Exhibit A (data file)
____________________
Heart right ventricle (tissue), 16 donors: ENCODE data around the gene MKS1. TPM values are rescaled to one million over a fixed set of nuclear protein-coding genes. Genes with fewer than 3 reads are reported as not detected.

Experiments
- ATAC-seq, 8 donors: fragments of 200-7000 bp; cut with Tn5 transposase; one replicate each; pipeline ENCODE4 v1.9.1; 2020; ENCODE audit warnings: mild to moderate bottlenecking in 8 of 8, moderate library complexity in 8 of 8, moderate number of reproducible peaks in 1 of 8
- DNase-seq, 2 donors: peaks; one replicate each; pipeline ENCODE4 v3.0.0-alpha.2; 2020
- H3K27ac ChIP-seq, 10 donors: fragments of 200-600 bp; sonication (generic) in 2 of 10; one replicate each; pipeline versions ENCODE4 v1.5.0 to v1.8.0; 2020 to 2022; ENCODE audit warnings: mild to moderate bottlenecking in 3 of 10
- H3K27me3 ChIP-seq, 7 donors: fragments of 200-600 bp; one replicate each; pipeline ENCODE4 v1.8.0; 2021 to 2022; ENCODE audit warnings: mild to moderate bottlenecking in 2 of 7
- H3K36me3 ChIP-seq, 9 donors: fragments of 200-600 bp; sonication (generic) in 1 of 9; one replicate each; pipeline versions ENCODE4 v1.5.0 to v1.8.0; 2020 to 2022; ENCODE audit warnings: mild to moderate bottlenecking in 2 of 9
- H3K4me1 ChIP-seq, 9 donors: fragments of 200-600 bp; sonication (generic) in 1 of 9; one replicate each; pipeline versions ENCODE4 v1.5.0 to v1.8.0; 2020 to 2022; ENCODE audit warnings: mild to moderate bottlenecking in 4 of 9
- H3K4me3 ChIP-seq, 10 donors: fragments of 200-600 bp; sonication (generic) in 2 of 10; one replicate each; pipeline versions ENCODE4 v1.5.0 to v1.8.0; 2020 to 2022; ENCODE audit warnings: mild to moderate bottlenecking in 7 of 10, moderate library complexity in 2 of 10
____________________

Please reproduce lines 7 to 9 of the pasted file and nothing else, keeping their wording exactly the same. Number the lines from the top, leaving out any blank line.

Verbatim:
- H3K36me3 ChIP-seq, 9 donors: fragments of 200-600 bp; sonication (generic) in 1 of 9; one replicate each; pipeline versions ENCODE4 v1.5.0 to v1.8.0; 2020 to 2022; ENCODE audit warnings: mild to moderate bottlenecking in 2 of 9
- H3K4me1 ChIP-seq, 9 donors: fragments of 200-600 bp; sonication (generic) in 1 of 9; one replicate each; pipeline versions ENCODE4 v1.5.0 to v1.8.0; 2020 to 2022; ENCODE audit warnings: mild to moderate bottlenecking in 4 of 9
- H3K4me3 ChIP-seq, 10 donors: fragments of 200-600 bp; sonication (generic) in 2 of 10; one replicate each; pipeline versions ENCODE4 v1.5.0 to v1.8.0; 2020 to 2022; ENCODE audit warnings: mild to moderate bottlenecking in 7 of 10, moderate library complexity in 2 of 10